SPRINGETTSBURY TOWNSHIP, YORK COUNTY, Pa. -- The week's hot weather has power providers anticipating a strain on the power grid.
Power companies say they're prepared to handle the excess demand.
There are a few things consumers can do to avoid electric shock from next months bill.
Some store shelves maybe practically bare as people made a run on air conditioners and fans.
Electric companies do have a few words of advice before anyone flips a switch to cool off.
The high temperatures have many trying to beat the heat.
Lowes greeter Chris Veseth said "it's been nonstop. A lot of air conditioners, a lot of furnace filters, portable fans."
All of those appliances could cause electric bills to soar as temperatures rise. There is an answer to the much heated debate of whether to leave the ac running all day or turn it on and off when needed.
Pennsylvania Power and Light regional affairs director Jess Long said "you can either turn it off while you're away for the day, or you can turn it about 7 to 8 degrees higher than you normally would, and both help you save money."
One thing long advised customers shouldn't do, is crank up the A/C on high when arriving home. Long said it won't help your home cool down faster, but it may cost you more money if it gets cooler than expected.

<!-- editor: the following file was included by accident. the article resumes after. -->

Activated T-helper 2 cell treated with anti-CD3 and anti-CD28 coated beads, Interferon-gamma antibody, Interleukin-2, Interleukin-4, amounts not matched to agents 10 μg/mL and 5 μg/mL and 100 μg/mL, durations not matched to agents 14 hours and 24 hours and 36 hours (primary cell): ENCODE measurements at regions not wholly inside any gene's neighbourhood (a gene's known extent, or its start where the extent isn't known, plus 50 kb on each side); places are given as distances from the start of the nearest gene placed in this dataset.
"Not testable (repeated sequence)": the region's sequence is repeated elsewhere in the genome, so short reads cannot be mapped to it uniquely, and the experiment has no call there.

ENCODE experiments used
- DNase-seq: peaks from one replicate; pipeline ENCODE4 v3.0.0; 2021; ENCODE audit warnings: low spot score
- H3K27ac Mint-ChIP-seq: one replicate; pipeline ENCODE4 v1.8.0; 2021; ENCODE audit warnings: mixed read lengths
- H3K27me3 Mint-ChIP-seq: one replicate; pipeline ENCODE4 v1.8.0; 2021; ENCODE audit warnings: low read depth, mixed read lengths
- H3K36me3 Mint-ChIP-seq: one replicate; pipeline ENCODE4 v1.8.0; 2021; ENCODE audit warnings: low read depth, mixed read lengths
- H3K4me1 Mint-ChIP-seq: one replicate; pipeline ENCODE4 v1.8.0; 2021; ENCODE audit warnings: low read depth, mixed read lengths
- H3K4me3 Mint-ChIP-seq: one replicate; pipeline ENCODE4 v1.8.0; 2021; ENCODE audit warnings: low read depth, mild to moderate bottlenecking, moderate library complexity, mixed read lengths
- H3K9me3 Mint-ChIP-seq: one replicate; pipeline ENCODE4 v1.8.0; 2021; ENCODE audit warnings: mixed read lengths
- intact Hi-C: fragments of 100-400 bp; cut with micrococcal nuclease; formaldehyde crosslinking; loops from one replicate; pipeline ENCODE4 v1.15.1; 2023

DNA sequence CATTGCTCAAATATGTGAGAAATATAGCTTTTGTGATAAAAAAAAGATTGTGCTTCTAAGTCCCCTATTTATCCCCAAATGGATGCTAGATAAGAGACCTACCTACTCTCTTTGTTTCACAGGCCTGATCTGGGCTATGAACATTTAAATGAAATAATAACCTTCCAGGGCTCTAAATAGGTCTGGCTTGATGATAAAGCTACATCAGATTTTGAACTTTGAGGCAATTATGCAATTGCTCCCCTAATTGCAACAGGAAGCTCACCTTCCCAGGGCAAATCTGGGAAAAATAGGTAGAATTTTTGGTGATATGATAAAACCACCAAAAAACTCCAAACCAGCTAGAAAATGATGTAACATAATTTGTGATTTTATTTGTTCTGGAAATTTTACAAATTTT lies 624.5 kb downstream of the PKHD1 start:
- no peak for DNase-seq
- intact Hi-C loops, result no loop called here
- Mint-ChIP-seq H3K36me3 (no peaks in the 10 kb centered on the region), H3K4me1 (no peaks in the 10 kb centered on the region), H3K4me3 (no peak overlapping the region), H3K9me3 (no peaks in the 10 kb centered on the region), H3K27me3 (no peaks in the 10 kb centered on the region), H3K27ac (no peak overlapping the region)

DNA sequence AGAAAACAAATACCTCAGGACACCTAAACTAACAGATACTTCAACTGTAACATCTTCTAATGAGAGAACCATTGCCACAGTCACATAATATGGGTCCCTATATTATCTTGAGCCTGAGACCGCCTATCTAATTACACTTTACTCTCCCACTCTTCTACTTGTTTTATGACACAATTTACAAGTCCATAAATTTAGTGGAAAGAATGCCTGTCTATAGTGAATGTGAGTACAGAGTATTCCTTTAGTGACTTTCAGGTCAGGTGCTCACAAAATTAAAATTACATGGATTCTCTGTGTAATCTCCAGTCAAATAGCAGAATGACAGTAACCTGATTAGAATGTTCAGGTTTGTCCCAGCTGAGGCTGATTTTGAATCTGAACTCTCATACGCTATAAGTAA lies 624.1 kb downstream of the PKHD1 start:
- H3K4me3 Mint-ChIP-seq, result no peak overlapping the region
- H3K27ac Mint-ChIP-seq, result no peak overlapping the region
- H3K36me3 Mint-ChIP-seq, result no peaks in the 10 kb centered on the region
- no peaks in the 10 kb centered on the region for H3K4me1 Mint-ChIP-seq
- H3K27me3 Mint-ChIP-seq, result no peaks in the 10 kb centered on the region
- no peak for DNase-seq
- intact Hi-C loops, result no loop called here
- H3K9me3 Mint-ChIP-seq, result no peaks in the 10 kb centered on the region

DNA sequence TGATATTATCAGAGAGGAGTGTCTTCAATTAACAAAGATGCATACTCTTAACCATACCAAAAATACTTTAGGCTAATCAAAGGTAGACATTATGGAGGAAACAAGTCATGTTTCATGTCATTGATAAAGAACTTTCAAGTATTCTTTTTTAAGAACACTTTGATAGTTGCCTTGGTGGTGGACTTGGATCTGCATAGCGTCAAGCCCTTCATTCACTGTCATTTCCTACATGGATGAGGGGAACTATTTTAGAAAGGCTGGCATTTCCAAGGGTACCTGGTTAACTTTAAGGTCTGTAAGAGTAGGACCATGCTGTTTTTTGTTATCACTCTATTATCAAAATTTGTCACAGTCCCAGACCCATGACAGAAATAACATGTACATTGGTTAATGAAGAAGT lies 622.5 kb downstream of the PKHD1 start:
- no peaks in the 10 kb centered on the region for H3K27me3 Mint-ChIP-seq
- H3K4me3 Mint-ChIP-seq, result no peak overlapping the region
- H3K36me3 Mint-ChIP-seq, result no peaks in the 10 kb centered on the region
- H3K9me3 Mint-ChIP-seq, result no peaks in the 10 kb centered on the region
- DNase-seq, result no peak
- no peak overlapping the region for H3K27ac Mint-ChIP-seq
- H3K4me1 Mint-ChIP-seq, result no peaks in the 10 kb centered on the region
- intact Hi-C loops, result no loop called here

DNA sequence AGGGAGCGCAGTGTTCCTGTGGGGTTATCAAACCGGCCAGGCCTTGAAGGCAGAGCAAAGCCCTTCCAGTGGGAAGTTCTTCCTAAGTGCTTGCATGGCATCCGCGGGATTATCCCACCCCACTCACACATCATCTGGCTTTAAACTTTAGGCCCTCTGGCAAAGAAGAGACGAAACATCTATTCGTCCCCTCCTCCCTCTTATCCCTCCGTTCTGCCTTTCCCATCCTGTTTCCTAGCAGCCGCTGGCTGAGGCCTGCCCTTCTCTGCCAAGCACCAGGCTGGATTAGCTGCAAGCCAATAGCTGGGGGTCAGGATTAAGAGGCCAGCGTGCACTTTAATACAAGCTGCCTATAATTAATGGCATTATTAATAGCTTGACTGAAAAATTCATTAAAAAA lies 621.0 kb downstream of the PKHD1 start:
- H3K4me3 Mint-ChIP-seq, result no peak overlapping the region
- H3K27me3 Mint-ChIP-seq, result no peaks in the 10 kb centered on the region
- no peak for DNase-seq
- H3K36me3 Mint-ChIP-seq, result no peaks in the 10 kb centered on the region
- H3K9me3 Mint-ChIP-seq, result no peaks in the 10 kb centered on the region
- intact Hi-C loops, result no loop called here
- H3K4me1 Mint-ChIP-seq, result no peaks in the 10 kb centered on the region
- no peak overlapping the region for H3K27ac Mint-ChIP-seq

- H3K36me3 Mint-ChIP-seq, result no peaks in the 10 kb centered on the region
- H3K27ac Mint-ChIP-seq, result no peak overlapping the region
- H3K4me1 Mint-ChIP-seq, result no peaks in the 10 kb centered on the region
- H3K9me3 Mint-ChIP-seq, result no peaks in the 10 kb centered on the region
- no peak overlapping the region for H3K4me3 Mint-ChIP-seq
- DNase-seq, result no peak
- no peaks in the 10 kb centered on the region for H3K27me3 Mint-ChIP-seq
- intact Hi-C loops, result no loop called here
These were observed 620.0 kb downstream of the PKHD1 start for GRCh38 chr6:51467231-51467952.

Many businesses like Lowes also find ways to keep cool and conserve electricity.
"To beat the heat, certain times of the day, we'll cut some of the lights off, that keeps it a little cooler for customers and employees during the hot months," Veseth said.
"It's good to try to use those things at night. The dishwasher will put some extra heat into your kitchen. We encourage people to grill out in the summer, because then you're not using the oven," Long said.
Long has another bright idea on saving energy and your money.
"We have discounts on LED lightbulbs, and you don't need a coupon or anything. Just search on our website by your zip code and you can find different home improvement stores where you can buy them at a discount,"" Long said.
A lights out approach to defeat the heat may catch some customers off guard.
"They're constantly asking me, 'is everything OK, did you guys lose power.' The ongoing joke is 'did you forget to pay you're electric bill,' but that's not the case, just trying to keep things cool," Veseth said.
Power companies don't expect any outages from the high usage at the moment, but they are concerned about are storms in the forecast which could disrupt service.